Monday, December 14, 2009

Brown Paper Packages and Hard Metal Boxes

Challenge #2 from {W}rite of Passage:
The Lunch Box Essay. Take fifteen minutes to write about your elementary school lunch.
Describe. Remember. Smell. Touch. Who is there? Where are you? What are you eating?

I went to a Catholic school. We didn't have hot lunch - had to bring your own. Depending on the weather, I remember sitting in the gym with the girls in my class (there were only seven of us) or out in the schoolyard. 

For the longest time, I remember carrying a metal (do they even make those anymore?) Care Bears lunchbox. The thermos normally held Kool-aid (milk was supplied for us); soup on cold winter days. There was always a sandwich (bologna or peanut butter & jelly), chips, sometimes sliced fruit or veggies, and something sweet. 

I remember trading cookies and whatnot for a tiny pinch of Andrea's Fruit Roll-Up or string cheese. 

When I was too old for Care Bears and the Ghostbusters plastic one that came later, there was the obligatory brown paper lunch bag - Mom would always write our names in her pretty script on the bags in marker so we could see it. Of course, there was always hell to pay when you forgot it at home and she had to run it back to the school!

Once a quarter, they would do a special lunch - hot dogs or hamburgers or pizza. Everything was ordered in advance and doled out by the room mothers at lunch. It's funny that we all went to lunch at the same time - squashing first graders all the way up through the eighth graders into the same small gym.

As much as you think it would, I don't remember the gym smelling like you would expect a gym to smell - old sweaty socks and rubber balls. It was my favorite room (except the tiny library).

In the gym, you could always count on to be sweating or freezing your ass off, depending on the time of year. There are days when I miss the white button-down shirts with the Peter Pan collars and the blue plaid jumpers that you had to wear shorts under so the boys didn't see your undies in gym. Once you hit sixth grade, the jumpers turned to just the blue plaid skirts. Funny thing was, even though it was a Catholic school, no one thought anything of the girls removing said skirts in front of the boys when you were getting ready for gym class.

Sigh. I miss those days.

I write of lunch, but there is so much more behind that. There were seven girls and eleven boys in my eighth grade graduating class. I can still name all of them - me, Andrea, Colleen, Maryalice, Mary, Lisa, Tara; Jimmy, Brad, Chris, Tom, Mike H, Mike M/K, Eric, Matt, Pat, Zeb, and William. 

Being the only girl on the co-ed soccer team. 
Earning your ribbons. 
Being on patrol and an officer. 
Songleading in church when it was our class's turn and when the second graders completed their First Communion. 
Being the eighth grader picked to get to miss all of your classes for a day to help the Kindergarten class with their program and graduation.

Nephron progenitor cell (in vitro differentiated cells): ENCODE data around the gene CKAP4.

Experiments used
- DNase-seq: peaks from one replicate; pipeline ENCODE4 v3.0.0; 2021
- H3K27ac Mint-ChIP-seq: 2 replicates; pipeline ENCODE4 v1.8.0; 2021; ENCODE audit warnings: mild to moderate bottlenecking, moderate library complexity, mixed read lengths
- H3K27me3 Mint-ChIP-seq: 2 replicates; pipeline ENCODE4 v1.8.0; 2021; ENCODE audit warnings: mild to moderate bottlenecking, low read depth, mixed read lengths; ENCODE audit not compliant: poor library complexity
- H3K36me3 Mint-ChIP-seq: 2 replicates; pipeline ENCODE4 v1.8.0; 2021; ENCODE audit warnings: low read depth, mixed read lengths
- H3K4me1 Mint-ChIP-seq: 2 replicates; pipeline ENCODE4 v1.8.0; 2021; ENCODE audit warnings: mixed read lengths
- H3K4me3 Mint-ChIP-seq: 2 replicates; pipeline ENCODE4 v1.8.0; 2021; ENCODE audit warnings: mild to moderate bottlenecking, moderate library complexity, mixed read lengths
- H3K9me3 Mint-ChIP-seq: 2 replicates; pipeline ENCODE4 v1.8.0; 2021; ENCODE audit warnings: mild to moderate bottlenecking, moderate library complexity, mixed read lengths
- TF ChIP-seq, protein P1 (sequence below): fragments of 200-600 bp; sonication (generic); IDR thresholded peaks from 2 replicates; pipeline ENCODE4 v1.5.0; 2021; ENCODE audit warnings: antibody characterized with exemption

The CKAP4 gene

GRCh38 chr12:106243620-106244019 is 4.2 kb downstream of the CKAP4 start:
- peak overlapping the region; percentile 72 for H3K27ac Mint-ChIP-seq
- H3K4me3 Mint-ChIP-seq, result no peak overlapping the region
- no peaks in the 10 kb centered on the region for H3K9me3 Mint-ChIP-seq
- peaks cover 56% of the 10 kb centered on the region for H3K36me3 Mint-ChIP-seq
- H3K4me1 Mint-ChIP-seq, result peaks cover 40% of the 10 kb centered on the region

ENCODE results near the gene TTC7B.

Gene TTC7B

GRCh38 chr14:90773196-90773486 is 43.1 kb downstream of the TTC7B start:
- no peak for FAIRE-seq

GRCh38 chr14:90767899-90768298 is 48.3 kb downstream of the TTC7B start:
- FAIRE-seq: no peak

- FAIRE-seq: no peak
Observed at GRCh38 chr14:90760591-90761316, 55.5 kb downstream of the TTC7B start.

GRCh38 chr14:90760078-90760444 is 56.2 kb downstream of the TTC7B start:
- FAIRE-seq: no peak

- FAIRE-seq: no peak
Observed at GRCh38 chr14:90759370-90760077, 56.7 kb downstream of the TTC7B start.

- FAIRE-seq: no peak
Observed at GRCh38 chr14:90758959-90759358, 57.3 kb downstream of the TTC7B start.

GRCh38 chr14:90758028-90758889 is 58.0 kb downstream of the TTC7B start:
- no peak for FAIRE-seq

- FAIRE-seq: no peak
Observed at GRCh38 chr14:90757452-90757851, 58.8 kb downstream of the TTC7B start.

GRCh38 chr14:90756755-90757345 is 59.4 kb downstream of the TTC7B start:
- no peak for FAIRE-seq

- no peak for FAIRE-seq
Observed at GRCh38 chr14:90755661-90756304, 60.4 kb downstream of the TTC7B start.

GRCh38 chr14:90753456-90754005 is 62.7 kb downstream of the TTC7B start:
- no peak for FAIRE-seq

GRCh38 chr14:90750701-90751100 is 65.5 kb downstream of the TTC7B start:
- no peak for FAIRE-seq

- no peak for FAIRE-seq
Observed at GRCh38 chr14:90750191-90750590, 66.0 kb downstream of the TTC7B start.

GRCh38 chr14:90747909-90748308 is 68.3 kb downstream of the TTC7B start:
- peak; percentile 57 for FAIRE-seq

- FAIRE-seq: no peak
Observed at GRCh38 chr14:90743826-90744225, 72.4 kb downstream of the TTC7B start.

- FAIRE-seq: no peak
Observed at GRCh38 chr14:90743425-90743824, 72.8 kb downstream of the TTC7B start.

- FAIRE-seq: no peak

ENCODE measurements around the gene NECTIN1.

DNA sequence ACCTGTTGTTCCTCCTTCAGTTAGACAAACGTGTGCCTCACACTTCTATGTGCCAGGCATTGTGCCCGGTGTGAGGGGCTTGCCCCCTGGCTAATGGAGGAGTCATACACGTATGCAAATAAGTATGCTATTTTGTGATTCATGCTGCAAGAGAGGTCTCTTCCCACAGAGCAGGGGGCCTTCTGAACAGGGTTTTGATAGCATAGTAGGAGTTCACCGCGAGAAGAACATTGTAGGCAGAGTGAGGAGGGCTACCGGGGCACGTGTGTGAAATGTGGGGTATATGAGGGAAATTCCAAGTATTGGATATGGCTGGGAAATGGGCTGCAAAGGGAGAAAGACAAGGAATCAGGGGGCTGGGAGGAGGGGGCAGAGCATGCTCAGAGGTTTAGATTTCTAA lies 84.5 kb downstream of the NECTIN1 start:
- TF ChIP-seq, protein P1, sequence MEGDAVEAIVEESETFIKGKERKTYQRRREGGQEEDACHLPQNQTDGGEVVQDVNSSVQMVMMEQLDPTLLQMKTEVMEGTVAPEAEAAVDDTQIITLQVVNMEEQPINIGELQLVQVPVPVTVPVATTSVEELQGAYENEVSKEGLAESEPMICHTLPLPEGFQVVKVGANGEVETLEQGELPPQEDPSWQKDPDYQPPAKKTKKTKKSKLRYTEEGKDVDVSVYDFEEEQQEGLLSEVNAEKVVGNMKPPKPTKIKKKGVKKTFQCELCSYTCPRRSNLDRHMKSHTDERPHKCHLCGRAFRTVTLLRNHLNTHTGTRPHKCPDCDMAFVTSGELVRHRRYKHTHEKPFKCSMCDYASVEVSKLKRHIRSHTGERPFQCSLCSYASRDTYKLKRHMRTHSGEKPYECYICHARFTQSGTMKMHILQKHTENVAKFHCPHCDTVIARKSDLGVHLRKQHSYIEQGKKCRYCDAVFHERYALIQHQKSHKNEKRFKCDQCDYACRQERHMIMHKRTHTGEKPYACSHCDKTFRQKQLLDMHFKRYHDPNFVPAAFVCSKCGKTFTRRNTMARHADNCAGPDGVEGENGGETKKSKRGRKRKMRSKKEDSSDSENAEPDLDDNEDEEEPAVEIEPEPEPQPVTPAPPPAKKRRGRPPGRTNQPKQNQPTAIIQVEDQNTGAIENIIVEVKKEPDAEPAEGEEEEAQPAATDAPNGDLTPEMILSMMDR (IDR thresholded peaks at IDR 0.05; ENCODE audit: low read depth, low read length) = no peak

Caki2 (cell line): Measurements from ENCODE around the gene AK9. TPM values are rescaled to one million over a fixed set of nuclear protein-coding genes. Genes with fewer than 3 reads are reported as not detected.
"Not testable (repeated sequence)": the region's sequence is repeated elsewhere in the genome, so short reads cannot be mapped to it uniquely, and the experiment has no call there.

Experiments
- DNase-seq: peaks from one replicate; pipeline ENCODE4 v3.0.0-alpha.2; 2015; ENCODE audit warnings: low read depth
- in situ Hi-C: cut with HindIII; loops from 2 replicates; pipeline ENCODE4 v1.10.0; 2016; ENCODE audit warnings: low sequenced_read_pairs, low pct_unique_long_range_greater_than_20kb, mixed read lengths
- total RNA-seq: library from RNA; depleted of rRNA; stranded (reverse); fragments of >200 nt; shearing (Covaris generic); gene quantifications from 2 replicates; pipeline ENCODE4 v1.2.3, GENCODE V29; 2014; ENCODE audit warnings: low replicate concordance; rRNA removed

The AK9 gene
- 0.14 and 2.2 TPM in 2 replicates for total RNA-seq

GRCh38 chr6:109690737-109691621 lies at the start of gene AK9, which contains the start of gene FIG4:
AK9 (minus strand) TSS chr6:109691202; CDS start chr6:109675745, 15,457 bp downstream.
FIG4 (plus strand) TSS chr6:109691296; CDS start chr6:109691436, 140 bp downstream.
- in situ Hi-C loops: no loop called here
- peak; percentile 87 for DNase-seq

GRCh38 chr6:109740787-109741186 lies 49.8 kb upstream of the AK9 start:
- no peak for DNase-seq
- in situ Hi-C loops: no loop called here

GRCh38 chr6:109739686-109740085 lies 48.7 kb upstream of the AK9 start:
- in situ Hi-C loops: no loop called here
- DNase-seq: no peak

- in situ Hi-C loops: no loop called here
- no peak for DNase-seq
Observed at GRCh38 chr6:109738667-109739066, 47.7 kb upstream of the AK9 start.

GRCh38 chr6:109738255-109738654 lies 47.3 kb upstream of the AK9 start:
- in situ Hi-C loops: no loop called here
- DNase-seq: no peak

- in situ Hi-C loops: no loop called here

Getting to have class in the convent (nuns' home) or in the rectory (Father's home) where it was air conditioned when it became too unbearable in the classroom.

Great. Now you've made me want to take out pictures.

But I'll always remember Brown Paper Packages and Hard Metal Boxes...all with the smell of food.

Have a taste of these Lunches:


  1. funny...i don't remember my lunches well but i, too, think of andrea every, really...every, time i eat string cheese...weird.

    i thought it was always the 3 of us: you, me, and andrea on the co-ed soccer team...hmmm.

    i can name our entire class in order of our numbers - remember the numbers? why did we need numbers when there was only 18 of us? this i believe will be a life-long mystery of my cabrini education.

    i was number 16 you were number 14 - tommy was 15. andrea? she was 17...i think it's weird that i can remember that.

    just felt compelled to share...

    with love,
    number 16

  2. The co-ed was before you moved to Cabrini - 1st grade? 2nd grade, maybe? It was early on. There was also one year that you and Andrea played on the girls' team (when there was enough of the seventh and eighth graders to play). I remember only playing one year.

    Totally forgot about the numbers thing, and I would agree - there was only 18 of us? Did the nuns think we were going to get lost? Kept us in alphabetical order, though :)I find it funny that I listed JR as Jimmy, but Romanotto as Tom instead of Tommy.

    I remember our graduation picture with the class (minus Pat). All of us girls wore white shoes, and we didn't even plan it that way! :) We looked (and were) so young back then; full of ideas and possibilities, and crying our fool heads off at the reception after graduation in the gym.

    And you know, I'm surprised that we were as good on the full size court in basketball as we were - between being able to hit the opposite backboard from one end of the court to quickly learning that playing on a wood court was vastly different than playing on tile! :)

    Miss you, 16.

    Love, 14

  3. Wow, your lunchtime tale was an eye-opener, indeed!


Be safe out there.